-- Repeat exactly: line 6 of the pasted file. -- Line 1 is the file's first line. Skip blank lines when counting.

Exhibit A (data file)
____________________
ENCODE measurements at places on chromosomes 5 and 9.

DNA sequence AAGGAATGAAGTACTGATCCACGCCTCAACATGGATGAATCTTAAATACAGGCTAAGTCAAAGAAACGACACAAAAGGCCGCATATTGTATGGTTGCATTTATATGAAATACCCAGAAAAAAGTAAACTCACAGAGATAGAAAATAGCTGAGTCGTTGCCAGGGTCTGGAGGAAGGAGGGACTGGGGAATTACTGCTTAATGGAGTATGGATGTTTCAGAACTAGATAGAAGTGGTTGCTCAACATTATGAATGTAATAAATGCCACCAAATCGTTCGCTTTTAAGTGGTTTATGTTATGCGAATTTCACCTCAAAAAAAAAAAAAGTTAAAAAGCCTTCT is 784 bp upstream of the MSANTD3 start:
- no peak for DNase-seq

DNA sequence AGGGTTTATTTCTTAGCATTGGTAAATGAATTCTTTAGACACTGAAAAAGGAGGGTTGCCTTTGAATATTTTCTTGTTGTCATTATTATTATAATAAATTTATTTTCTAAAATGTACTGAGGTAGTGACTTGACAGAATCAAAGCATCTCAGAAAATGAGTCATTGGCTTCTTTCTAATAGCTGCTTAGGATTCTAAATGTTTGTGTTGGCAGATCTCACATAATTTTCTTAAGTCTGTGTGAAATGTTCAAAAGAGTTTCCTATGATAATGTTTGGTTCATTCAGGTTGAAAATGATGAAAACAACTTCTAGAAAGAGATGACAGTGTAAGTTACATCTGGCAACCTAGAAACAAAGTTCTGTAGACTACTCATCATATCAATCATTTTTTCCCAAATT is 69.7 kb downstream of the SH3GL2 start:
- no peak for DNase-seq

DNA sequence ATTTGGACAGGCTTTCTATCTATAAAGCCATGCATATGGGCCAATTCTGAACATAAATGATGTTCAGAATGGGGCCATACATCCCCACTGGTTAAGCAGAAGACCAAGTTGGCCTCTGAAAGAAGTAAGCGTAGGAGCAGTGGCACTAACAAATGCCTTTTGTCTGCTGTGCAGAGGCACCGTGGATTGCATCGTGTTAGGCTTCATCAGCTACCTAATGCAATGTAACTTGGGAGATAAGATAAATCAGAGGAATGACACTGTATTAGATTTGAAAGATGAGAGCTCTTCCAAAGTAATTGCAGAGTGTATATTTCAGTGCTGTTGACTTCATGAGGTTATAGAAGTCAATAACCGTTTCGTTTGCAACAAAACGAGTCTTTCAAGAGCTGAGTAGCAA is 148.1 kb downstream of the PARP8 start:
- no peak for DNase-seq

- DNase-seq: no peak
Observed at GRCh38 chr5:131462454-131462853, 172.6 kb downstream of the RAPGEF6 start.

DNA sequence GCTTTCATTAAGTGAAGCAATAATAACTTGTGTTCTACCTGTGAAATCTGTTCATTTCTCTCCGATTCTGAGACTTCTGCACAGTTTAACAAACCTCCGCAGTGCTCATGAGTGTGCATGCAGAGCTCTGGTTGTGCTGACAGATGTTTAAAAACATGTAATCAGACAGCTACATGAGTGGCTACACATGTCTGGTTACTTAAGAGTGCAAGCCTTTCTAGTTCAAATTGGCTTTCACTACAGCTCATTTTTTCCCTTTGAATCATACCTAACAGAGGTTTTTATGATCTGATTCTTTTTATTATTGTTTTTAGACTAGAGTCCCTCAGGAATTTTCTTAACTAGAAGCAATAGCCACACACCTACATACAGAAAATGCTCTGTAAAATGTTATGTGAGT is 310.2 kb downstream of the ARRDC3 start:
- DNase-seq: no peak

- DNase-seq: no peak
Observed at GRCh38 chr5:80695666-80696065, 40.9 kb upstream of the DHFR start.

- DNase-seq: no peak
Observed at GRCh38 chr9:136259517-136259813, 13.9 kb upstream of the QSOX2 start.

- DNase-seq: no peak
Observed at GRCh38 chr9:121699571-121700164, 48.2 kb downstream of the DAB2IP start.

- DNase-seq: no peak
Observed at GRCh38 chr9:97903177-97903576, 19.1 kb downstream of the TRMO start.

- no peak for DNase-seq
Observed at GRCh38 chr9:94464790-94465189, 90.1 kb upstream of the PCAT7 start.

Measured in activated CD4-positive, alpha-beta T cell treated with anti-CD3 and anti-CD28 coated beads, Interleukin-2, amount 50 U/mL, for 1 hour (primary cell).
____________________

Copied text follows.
DNA sequence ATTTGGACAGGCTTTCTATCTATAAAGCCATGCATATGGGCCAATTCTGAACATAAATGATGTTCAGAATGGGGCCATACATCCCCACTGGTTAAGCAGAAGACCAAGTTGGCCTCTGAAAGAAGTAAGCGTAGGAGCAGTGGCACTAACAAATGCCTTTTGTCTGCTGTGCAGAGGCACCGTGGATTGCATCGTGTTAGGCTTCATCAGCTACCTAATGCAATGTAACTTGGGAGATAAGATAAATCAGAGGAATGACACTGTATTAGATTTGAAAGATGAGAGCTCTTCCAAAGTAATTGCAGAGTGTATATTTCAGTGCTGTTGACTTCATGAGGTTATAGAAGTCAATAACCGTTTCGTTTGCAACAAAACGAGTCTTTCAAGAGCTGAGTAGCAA is 148.1 kb downstream of the PARP8 start: